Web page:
What do you really know about hospice?

                                                                                                         What is hospice anyway?  Most people are very confused or ignorant about the benefits of hospice, primarily because they have never needed it.  So what is hospice?

There are 2 parts to a hospice organization:  First is palliative care services and second is hospice care.

Palliative care is for people who are NOT actively dying, but have long term, chronic diseases such as CHF (congestive heart failure), COPD (chronic obstructive pulmonary disease), cardiac conditions, liver or kidney issues, Alzheimer’s disease, etc.

Hospice care is for patients who a doctor, to the best of his or her ability, has determined has 6 months or less to live.  The patients may have cancer, kidney failure, heart failure, severe diabetes, general health decline or any number of other diagnoses.  Patients must make the determination to not seek any further treatment for their condition.  In both situations, a doctor must recommend care for patients to be accepted into a hospice program.

Unfortunately, many if not most families wait too long before they consider hospice care.  So here are some of the benefits of palliative / hospice care that are important for you to know about:

**Physicians, nurses and other medical professionals are available to assist or take over the care of the patient.

**Services of chaplains, social workers and volunteers are available to assist the patient and the family.

**All medications and assistive equipment/supplies, such as hospital beds, bed pads, incontinence products and wheelchairs are available to hospice patients at no cost. Keeping a patient as comfortable as possible .. “comfort care”… is a major goal of hospice organizations.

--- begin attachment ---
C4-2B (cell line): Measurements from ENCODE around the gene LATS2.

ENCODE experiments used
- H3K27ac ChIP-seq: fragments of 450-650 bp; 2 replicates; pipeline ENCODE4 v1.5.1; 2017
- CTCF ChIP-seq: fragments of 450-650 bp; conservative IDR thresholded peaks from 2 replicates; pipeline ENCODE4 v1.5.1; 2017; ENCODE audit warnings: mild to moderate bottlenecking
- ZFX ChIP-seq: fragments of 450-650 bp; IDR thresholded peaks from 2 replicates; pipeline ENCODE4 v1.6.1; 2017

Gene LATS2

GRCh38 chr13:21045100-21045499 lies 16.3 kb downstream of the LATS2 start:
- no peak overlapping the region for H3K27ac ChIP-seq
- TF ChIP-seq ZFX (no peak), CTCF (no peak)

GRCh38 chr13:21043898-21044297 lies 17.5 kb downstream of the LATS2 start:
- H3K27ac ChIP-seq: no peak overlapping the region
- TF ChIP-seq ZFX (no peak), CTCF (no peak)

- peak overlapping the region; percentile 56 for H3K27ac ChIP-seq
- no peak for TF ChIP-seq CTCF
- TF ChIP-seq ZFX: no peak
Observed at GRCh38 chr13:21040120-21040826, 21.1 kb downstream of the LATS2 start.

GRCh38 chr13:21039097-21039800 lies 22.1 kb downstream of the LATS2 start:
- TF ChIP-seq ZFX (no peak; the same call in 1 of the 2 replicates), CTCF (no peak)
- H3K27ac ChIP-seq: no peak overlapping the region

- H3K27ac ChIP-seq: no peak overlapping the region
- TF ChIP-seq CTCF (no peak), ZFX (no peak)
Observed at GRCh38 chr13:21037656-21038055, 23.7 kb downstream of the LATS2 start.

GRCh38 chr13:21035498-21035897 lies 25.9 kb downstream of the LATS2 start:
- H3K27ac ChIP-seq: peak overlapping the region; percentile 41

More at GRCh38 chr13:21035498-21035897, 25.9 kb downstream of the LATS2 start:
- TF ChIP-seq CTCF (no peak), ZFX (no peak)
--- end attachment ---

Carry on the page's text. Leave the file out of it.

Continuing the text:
**Palliative and hospice services are available no matter where a person lives: at home, in a hospital, assisted living or assisted living memory care community or nursing home. Some communities have a specialized facility for hospice patients who are living the final days of their life.

There are many other benefits as well, and each organization may offer slightly different services.

If your loved one is actively dying or you feel is near death, please contact one of your local hospice organizations. I can tell you from my professional experience that the men and women who work in the hospice field are a special breed of humans.  They caring, loving, compassionate…. and they will make the total care of your loved their priority.

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  1. Doreen:

    Here are a few comments that I would like to share regarding hospice concerning my parents.(My mother had mouth cancer/ father Alzheimer’s Disease) The hospice staff who worked with us was fabulous!

    1. The hospice team gave the family an objective assessment on my parents condition. They educated us on what was happening with our parents as these diseases progressed. They also examined the medications my parents were taking and offered some advice on what should be changed.

    2. Hospice served as a “referee” when disagreements arose with my family over end-of-life decisions.

    3. Hospice helped coordinate care and allowed us to spend time with our parents instead of making phone calls. Hospice arranged for bed, furniture, and morphine deliveries as an example.

    Hope all is well!
    David Creamer

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